Lars: right now it’s quite exciting, with bands like Tusmørke, Jordsjø, Weserbergland, Alwanzatar, Arabs in Aspic, Suburban Savages and of course good old White Willow. We played at a progfestival in Bergen, west in Norway, and there were lots of exciting young bands, so i think the prog-scene in Norway is up and coming.
Andreas: The progressive scene in Norway is thriving and a lot of new bands are emerging. more and more people are attending concerts and supporting the scene. During the last couple of years several Norwegian contemporary jazz acts has even released albums inspired by classic progressive rock. It raises the awareness of the progressive music to a greater audience, which is a good thing.
Your neighbors in Sweden had an association dedicated to the promotion of progressive rock. Is there something similar in Norway?
Lars: Yes, there are several small prog-societies around. In Stavanger, up north, Larvik, Hurum, etc.
If you could gather any musicians or musical groups to collaborate with, whom would that be?
Andreas: I think it would be interesting to collaborate with some Norwegian folk musicians. People like Hallvard T. Bjørgum, Kirsten Bråten Berg and the like. They are bearers of an old tradition of Norwegian folk music and masters at what they do. Also it would be exciting to work with a classical composer and a choir sometime.
Do you have any additional upcoming projects to share with us?
Andreas: It’s been six years since our last release, so naturally the focus now is on the new album. We very much look forward to release it, but also to share it from the stage as we plan several concerts in the near future. The last weekend of September we’ll do a show in a church in Oslo with Tusmørke, Jordsjø and Alwanzatar. That’ll be fun.
We’re also playing in Chicago in October and then some gigs in Norway before Christmas. We have more planned for early next year, so it’s looking good!
“Per Aspera Ad Astra” is the new album by Italian symphonic progressive rock trio Taproban. The band features three talented musicians that deliver high energy prog rock highlighting keyboard wizardry, creative bass lines and outstanding drum work.
For this project, the band’s fifth album, the musicians used an arsenal of vintage musical instruments from the 1970s, recreating the magical sound of the era.
The lineup on “Per Aspera Ad Astra” includes keyboard maestro Gianluca De Rossi on Minimoog Model D, Hammond C3 organ, Mellotron SM400, Sequential Circuits Prophet 5, Roland JX8P, Nord Electro 3 HP, EMU Vintage Pro, acoustic grand piano, glockenspiel and vocals; Roberto Vitellion Rickenbacker bass 4003 Jetglo, Geddy Lee Fender Jazz, Moog Taurus I & III, Gibson Les Paul Gold Top, E-bow, and Fender 6 string acoustic; and Ares Andreoni on Gretsch Catalina maple drums, Zjildjian Sabian and Paiste cymbals, rototoms, cowbell, darbuka, windchimes, and vibraslap.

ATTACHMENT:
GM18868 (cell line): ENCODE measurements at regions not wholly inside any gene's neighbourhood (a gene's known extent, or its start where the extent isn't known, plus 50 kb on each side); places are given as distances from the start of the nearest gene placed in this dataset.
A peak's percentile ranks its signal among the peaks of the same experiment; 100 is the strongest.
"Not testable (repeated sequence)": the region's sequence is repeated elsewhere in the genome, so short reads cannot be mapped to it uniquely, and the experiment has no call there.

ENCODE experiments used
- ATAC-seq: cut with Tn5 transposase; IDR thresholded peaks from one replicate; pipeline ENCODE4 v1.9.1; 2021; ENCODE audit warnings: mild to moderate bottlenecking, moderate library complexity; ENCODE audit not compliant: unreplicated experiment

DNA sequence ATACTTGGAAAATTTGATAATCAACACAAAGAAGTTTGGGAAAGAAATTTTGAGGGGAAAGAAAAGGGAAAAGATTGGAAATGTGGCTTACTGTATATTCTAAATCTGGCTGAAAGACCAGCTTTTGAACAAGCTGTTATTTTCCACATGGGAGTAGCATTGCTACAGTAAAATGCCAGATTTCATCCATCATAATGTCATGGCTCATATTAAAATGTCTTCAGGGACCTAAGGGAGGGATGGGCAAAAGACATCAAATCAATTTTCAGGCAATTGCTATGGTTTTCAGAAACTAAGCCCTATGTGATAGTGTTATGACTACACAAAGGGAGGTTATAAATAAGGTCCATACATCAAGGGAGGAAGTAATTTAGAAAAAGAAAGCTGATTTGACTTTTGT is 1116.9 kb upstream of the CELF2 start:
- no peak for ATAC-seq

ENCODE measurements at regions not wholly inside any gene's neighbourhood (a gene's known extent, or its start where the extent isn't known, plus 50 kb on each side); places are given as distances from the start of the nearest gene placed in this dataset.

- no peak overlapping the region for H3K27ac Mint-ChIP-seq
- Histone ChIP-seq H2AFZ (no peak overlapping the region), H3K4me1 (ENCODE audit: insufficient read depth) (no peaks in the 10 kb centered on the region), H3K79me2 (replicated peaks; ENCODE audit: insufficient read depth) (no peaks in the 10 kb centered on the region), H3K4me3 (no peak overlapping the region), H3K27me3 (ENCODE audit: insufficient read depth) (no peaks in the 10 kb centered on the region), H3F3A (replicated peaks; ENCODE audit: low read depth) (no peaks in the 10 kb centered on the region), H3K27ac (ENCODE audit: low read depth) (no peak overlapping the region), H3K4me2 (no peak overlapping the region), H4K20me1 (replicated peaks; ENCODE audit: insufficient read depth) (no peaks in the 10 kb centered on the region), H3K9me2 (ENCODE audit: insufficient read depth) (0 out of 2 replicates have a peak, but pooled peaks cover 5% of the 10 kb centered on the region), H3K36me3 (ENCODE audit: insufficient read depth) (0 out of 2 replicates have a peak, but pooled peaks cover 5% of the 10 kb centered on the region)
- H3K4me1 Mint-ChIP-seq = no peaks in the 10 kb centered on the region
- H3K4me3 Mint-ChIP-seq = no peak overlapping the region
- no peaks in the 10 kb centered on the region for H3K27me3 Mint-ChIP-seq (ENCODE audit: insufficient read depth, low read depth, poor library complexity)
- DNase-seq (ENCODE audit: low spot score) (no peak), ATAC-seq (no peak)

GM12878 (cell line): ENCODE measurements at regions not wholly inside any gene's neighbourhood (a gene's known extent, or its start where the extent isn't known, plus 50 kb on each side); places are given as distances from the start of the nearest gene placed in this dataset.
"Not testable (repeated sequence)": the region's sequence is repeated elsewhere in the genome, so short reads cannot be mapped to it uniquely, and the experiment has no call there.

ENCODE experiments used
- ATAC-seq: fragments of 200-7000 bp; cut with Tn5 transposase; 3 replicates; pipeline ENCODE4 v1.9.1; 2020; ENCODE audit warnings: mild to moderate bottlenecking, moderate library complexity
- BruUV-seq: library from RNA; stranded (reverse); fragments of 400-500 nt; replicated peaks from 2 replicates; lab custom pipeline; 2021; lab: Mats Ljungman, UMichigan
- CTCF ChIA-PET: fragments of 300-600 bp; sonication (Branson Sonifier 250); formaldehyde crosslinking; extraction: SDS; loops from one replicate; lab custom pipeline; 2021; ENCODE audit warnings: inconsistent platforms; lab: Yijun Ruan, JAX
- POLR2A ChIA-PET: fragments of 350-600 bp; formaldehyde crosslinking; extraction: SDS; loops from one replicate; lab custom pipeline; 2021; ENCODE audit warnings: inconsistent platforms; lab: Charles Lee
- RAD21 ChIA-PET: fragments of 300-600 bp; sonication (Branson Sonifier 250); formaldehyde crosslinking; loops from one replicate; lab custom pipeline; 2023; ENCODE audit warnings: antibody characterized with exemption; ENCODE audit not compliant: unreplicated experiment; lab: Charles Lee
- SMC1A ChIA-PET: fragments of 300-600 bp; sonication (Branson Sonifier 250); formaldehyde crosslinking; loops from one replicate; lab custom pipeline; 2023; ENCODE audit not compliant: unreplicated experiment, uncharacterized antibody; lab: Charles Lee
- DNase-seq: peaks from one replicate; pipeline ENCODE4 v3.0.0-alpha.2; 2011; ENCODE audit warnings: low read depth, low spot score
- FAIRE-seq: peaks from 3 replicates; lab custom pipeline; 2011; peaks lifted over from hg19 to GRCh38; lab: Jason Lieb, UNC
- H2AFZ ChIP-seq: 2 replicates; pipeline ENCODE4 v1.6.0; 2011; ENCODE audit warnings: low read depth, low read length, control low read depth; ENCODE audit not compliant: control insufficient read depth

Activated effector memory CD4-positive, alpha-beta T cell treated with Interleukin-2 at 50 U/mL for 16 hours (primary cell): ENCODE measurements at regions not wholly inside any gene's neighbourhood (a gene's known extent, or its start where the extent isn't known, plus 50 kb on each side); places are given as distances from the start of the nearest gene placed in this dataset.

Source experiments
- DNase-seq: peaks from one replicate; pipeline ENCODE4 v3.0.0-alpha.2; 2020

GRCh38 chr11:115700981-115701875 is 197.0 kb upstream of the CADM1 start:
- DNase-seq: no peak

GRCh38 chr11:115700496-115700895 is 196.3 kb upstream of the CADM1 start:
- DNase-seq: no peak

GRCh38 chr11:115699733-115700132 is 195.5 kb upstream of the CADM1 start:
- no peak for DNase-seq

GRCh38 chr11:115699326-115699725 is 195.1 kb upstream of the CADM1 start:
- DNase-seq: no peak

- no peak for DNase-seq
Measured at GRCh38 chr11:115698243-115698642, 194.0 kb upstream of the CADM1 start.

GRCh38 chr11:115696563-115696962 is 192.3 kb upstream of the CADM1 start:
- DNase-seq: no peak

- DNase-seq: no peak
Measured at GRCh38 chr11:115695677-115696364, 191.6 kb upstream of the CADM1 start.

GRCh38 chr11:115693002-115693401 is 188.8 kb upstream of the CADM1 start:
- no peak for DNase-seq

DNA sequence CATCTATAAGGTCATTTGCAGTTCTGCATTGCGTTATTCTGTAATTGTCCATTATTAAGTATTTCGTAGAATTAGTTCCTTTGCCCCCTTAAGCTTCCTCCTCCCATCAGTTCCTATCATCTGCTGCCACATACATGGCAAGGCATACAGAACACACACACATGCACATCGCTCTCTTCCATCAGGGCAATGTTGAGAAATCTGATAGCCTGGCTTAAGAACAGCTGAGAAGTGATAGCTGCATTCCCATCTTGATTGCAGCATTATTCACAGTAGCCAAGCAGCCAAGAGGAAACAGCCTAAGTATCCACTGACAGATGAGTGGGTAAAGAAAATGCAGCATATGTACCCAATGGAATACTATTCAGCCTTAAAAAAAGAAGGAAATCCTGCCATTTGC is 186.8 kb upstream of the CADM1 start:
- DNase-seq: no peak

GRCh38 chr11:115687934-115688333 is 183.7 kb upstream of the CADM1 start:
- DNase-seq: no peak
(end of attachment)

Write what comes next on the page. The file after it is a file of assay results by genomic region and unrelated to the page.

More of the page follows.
Guests: Francesco Pandico on drums and percussion and Antonio Marangolo on tenor saxophone.
Visual Music is an outstanding recording of cello music by composer and cellist Joan Jeanrenaud, who used to be a member of the famed Kronos Quartet for 20 years.
Joan Jeanrenaud delivers a set of solo cello pieces that range from captivating melodies and cinematic soundscapes to mesmerizing ethereal compositions and neoclassical pieces as well as experimentation using various layers and cello techniques.
There are truly fascinating tracks such as are the beautiful “Solo Prelude,” and the hypnotic pieces “Isola” “Moon Above” and “Ethereal Tree” where Joan Jeanrenaud ventures into deep space and other worlds, mixing her multifaceted cello with ambient electronics.
The tracks on Visual Music were originally made for Joan Jeanrenaud’s Dance, Theater and Art Museums.
The musicians on the Visual Music album include Joan Jeanrenaud on cello; PC Muñoz on marimbata, cajón and drum kit; William Winant on vibraphone; and Dohee Lee on recorder and electronics.
Wobbler is the Norwegian progressive rock powerhouse. It’s a band deeply influenced by some of the finest classic progressive rock bands of the 1970s. Unlike other progressive acts that draw their influences exclusively from British bands, Wobbler’s music is also inspired by the great Italian bands of the 1970s.
In Wobbler’s new album, From Silence to Somewhere, you’ll find Gentle Giant-style early music influences as well as passages inspired rooted in progressive rock-era Yes, King Crimson and Genesis. On the Italian influence side, Wobbler pays tribute to masters such as Museo Rosenbach, PFM and Banco.
For music fans, this is symphonic progressive rock at its best. From Silence to Somewhere contains four extensive musical pieces loaded with captivating mellotron, distorted organ a la Canterbury and other classic keyboard sounds along with beautifully-constructed vocals derived from Renaissance music, superb dual guitars, bass and percussion work.
The lineup on From Silence to Somewhere includes Lars Fredrik Frøislie on keyboards, backing vocals; Kristian Karl Hultgren on bass, bass clarinet, bass pedals; Martin Nordrum Kneppen on drums, percussion, recorder; Andreas Wettergreen Strømman Prestmo on vocals, guitar, glockenspiel, percussion; and Geir Marius Bergom Halleland on lead guitar, backing vocals.
From Silence to Somewhere is one of the best prog rock releases so far this year. It’s scheduled for release on October 20, 2017.
Progressive rock, jazz-rock fusion, ambient electronic music and beyond